Spring has sprung in Wisconsin, bringing with it warmer days, longer evenings and the return of farmer’s markets. Our state’s plentiful markets offer not only a chance to buy local goodies—from colorful produce to cheeses, meat, honey and more—but also a way to get acquainted with the hard-working people who produce our food.
Farmers’ markets may also spur us to think about other food-related goals we might have, such as eating more healthfully or supporting local and regional economies.
Three online resources can help you embrace similar food goals when serving fish. Through these websites you can find fish caught by commercial fishers on the Great Lakes and fish raised sustainably by farmers in our region.
Here’s a quick roundup of the three:
You could call EatWisconsinFish.org the “OG” of fish-finding resources in the Great Lakes region. An initiative of Wisconsin Sea Grant, the project has been around for years, but new life was breathed into it with the 2020 hire of Outreach Specialist Sharon Moen.
Last summer, the site’s map got a makeover thanks to intern Hunter Goldman, an Ashland College student. The interactive map shows places in Wisconsin where food fish are grown, harvested, processed and more.
This summer, a new intern, Emma Kraco, will assist Moen. Kraco, a recent graduate of UW-Milwaukee, will help Moen improve the map and share the stories of food-fish producers in Wisconsin.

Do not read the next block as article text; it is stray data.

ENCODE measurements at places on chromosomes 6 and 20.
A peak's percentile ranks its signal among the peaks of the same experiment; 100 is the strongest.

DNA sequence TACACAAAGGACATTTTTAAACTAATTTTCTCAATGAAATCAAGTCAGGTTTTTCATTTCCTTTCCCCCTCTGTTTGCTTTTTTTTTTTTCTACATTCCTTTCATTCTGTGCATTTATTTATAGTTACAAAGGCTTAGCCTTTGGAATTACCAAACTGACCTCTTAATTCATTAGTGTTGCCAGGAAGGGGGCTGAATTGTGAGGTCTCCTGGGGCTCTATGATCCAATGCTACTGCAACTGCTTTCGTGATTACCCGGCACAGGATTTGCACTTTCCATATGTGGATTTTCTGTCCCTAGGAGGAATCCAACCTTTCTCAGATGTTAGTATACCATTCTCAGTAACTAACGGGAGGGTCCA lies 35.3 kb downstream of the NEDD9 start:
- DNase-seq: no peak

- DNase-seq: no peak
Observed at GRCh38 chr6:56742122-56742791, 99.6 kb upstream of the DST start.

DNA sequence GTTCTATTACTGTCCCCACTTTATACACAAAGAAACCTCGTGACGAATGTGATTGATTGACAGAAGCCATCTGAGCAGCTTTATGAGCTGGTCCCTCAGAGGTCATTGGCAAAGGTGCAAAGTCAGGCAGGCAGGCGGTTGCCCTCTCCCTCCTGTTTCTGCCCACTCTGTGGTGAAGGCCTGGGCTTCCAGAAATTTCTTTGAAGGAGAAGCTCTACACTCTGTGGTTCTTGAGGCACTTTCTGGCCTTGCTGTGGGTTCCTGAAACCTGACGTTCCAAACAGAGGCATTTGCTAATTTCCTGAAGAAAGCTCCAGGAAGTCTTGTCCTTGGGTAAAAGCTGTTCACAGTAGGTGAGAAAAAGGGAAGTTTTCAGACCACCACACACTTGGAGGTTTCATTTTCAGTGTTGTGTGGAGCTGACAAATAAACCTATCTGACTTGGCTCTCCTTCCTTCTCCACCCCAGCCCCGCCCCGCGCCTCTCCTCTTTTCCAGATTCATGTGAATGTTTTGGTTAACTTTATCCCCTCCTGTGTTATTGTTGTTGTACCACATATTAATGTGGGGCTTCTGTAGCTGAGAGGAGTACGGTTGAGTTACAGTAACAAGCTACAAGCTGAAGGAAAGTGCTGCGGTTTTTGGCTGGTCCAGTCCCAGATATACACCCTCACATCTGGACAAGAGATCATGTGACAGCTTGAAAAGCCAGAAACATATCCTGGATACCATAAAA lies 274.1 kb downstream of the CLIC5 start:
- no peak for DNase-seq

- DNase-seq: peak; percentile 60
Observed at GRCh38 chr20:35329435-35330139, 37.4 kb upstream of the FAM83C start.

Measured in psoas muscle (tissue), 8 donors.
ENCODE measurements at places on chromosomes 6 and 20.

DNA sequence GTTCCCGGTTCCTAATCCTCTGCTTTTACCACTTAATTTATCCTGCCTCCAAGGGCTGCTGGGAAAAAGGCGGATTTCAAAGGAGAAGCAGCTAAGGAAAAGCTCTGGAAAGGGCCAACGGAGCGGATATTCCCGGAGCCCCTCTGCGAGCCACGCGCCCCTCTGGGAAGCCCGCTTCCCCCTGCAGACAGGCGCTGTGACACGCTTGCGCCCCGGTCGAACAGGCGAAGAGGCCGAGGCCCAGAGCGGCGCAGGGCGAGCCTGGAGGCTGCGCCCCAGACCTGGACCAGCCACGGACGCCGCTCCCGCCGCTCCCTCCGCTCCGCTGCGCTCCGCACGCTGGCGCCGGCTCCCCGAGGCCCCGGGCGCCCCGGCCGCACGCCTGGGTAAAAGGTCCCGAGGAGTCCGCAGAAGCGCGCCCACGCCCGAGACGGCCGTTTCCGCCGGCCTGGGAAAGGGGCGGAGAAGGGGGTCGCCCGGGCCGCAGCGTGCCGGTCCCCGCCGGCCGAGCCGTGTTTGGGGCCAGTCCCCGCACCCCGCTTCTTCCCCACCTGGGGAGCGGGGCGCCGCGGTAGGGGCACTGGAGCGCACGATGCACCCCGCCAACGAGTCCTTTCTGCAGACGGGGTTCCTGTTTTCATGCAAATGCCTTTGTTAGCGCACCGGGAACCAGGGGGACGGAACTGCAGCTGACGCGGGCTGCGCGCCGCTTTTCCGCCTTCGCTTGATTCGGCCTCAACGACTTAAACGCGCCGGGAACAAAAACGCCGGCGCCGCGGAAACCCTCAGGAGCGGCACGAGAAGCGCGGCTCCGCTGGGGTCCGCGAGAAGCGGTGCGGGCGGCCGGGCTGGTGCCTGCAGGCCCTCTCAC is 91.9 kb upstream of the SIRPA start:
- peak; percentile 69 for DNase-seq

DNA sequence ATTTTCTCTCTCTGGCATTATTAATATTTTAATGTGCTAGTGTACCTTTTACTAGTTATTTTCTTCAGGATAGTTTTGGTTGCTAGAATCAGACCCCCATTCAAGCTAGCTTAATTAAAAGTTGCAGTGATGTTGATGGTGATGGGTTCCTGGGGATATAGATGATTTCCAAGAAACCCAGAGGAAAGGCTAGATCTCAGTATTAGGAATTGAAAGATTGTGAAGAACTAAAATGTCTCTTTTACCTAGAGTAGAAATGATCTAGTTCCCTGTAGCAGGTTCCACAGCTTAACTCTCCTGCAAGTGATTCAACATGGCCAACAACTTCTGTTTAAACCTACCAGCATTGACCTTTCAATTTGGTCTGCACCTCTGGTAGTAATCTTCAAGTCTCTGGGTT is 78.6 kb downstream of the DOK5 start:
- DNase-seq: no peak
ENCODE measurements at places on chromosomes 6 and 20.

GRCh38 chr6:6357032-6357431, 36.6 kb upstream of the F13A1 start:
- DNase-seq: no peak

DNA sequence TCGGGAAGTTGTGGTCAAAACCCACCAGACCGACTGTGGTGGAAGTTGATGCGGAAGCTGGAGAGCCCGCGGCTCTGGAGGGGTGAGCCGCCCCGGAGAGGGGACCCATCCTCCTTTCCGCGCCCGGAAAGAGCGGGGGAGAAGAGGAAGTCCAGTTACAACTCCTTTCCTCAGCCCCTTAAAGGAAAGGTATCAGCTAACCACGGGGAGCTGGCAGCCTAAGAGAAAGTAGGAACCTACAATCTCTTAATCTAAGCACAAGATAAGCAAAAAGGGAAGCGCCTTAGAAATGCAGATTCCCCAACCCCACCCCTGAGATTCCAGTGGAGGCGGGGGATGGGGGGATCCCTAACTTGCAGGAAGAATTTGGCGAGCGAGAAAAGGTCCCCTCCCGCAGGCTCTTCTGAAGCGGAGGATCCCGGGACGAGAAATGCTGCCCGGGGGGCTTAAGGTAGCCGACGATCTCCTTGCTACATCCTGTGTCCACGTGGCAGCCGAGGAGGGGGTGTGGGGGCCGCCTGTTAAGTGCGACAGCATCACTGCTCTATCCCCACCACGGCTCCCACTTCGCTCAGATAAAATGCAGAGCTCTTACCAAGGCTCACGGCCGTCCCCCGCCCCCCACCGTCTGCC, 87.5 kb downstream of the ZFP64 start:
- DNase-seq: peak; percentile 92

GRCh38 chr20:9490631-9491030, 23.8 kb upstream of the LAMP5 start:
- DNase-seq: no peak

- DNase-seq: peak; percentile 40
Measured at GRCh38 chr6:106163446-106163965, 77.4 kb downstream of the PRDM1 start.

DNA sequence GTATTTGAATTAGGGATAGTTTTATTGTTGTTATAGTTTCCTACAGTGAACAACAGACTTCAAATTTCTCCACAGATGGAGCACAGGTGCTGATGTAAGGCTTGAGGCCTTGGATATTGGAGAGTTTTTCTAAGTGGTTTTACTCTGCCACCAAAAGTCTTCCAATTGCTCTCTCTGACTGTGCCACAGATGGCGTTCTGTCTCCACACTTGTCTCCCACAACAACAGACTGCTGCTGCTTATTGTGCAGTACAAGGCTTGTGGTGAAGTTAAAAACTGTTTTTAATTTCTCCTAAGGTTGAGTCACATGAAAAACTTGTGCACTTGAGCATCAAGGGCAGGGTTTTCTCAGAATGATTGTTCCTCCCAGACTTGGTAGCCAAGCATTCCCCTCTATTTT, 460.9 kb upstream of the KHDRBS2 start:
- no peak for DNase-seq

In fall 2021, Great Lakes Fresh Fish Finder joined the mix. While it drew inspiration from Eat Wisconsin Fish, its geographic range is broader, as are the intended purposes of the fish.
While Eat Wisconsin Fish focuses on fish for your dinner plate, Great Lakes Fish Finder includes species for pond stocking, bait and ornamental purposes. And as it name suggests, its geographic swath covers all of the Great Lakes states.
Take a tour of Fresh Fish Finder through a webinar at 11:30 a.m. (central) on Thursday, May 26. Called “Finding Fish for Food or Fun: Exploring the Great Lakes Fresh Fish Finder,” the event is hosted by the Great Lakes Aquaculture Collaborative and will spotlight several regional producers, including Wisconsin’s Red Cliff Fish Co., run by the Red Cliff Band of Lake Superior Chippewa in Bayfield, along Lake Superior. Register for the event here.
This site’s map pinpoints farms raising food fish and shellfish in the Upper Midwest. It launched in early 2021 as a joint effort of the Great Lakes Sea Grant Network and other partners, including the North Central Regional Aquaculture Center. Like Eat Wisconsin Fish, the site includes tasty recipe ideas, such as bluegill chowder and oven-fried perch.
With these resources at your fingertips, it’s never been easier to find local fish (unless, perhaps, you catch your own—also a fine choice). Bon appetit!